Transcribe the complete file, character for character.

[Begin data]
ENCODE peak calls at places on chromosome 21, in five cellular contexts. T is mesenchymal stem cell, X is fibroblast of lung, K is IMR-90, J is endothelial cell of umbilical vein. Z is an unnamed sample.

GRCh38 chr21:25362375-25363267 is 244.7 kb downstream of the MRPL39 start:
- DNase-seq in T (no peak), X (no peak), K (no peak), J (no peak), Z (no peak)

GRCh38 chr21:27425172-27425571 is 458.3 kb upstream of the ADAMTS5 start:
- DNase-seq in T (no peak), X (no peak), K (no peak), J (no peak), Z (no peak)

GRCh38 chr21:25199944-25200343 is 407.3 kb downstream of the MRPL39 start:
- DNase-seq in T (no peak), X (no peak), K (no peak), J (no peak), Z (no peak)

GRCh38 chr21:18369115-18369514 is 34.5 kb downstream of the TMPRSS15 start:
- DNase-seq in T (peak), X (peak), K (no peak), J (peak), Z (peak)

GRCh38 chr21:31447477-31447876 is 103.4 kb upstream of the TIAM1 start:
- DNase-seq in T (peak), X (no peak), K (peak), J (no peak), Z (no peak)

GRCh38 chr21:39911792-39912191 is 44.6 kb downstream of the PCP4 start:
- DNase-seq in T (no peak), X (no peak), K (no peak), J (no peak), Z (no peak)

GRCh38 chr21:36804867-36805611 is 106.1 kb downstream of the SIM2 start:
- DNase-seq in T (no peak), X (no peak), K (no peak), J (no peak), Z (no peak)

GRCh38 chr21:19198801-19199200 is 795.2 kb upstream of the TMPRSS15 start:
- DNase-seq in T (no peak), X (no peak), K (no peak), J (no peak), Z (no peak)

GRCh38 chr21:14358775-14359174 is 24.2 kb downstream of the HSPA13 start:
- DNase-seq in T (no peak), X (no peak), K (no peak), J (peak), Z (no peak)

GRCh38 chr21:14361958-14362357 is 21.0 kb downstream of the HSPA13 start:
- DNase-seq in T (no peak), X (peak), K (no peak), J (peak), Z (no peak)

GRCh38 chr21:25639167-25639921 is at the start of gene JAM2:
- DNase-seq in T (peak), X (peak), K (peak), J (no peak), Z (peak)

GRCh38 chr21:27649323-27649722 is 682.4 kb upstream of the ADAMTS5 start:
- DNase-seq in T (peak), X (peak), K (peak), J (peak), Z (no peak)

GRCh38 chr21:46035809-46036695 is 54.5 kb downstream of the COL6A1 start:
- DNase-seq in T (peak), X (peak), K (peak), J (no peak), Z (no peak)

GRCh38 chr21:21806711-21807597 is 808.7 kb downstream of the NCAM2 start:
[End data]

ENCODE peak calls at places on chromosome 21, in five cellular contexts. T is mesenchymal stem cell, X is fibroblast of lung, K is IMR-90, J is endothelial cell of umbilical vein. Z is an unnamed sample.

GRCh38 chr21:25362375-25363267 is 244.7 kb downstream of the MRPL39 start:
- DNase-seq in T (no peak), X (no peak), K (no peak), J (no peak), Z (no peak)

GRCh38 chr21:27425172-27425571 is 458.3 kb upstream of the ADAMTS5 start:
- DNase-seq in T (no peak), X (no peak), K (no peak), J (no peak), Z (no peak)

GRCh38 chr21:25199944-25200343 is 407.3 kb downstream of the MRPL39 start:
- DNase-seq in T (no peak), X (no peak), K (no peak), J (no peak), Z (no peak)

GRCh38 chr21:18369115-18369514 is 34.5 kb downstream of the TMPRSS15 start:
- DNase-seq in T (peak), X (peak), K (no peak), J (peak), Z (peak)

GRCh38 chr21:31447477-31447876 is 103.4 kb upstream of the TIAM1 start:
- DNase-seq in T (peak), X (no peak), K (peak), J (no peak), Z (no peak)

GRCh38 chr21:39911792-39912191 is 44.6 kb downstream of the PCP4 start:
- DNase-seq in T (no peak), X (no peak), K (no peak), J (no peak), Z (no peak)

GRCh38 chr21:36804867-36805611 is 106.1 kb downstream of the SIM2 start:
- DNase-seq in T (no peak), X (no peak), K (no peak), J (no peak), Z (no peak)

GRCh38 chr21:19198801-19199200 is 795.2 kb upstream of the TMPRSS15 start:
- DNase-seq in T (no peak), X (no peak), K (no peak), J (no peak), Z (no peak)

GRCh38 chr21:14358775-14359174 is 24.2 kb downstream of the HSPA13 start:
- DNase-seq in T (no peak), X (no peak), K (no peak), J (peak), Z (no peak)

GRCh38 chr21:14361958-14362357 is 21.0 kb downstream of the HSPA13 start:
- DNase-seq in T (no peak), X (peak), K (no peak), J (peak), Z (no peak)

GRCh38 chr21:25639167-25639921 is at the start of gene JAM2:
- DNase-seq in T (peak), X (peak), K (peak), J (no peak), Z (peak)

GRCh38 chr21:27649323-27649722 is 682.4 kb upstream of the ADAMTS5 start:
- DNase-seq in T (peak), X (peak), K (peak), J (peak), Z (no peak)

GRCh38 chr21:46035809-46036695 is 54.5 kb downstream of the COL6A1 start:
- DNase-seq in T (peak), X (peak), K (peak), J (no peak), Z (no peak)

GRCh38 chr21:21806711-21807597 is 808.7 kb downstream of the NCAM2 start: